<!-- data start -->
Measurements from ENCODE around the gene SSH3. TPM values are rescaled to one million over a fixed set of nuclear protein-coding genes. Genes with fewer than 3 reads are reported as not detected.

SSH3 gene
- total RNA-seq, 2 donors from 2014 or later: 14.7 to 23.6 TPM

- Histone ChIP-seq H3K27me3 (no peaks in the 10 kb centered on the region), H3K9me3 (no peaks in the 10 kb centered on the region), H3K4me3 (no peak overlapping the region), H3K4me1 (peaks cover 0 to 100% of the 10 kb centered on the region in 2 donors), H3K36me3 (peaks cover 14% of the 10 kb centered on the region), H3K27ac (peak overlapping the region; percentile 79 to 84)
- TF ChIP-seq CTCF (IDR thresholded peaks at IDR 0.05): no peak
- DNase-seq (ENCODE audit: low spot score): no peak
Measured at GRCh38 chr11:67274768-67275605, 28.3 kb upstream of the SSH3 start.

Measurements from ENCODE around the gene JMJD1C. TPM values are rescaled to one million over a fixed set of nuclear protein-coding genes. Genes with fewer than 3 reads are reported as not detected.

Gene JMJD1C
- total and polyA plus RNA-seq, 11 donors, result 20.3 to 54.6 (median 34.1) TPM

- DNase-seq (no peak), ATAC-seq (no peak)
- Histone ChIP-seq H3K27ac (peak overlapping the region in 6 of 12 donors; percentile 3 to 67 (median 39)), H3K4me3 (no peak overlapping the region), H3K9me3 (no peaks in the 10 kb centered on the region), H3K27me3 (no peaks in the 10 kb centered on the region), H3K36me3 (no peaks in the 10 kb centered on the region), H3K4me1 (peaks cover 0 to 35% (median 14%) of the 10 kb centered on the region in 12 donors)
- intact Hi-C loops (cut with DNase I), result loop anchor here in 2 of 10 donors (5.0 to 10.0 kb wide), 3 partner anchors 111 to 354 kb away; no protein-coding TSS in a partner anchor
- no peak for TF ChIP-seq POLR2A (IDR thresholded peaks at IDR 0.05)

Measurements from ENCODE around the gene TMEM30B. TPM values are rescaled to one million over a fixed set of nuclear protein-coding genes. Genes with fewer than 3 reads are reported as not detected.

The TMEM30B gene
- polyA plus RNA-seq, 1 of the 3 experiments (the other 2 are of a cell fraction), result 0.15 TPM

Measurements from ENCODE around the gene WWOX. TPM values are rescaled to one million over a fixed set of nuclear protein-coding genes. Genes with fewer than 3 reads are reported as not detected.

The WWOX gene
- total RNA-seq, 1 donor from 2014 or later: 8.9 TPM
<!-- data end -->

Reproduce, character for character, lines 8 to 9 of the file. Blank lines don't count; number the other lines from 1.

Measurements from ENCODE around the gene JMJD1C. TPM values are rescaled to one million over a fixed set of nuclear protein-coding genes. Genes with fewer than 3 reads are reported as not detected.

Gene JMJD1C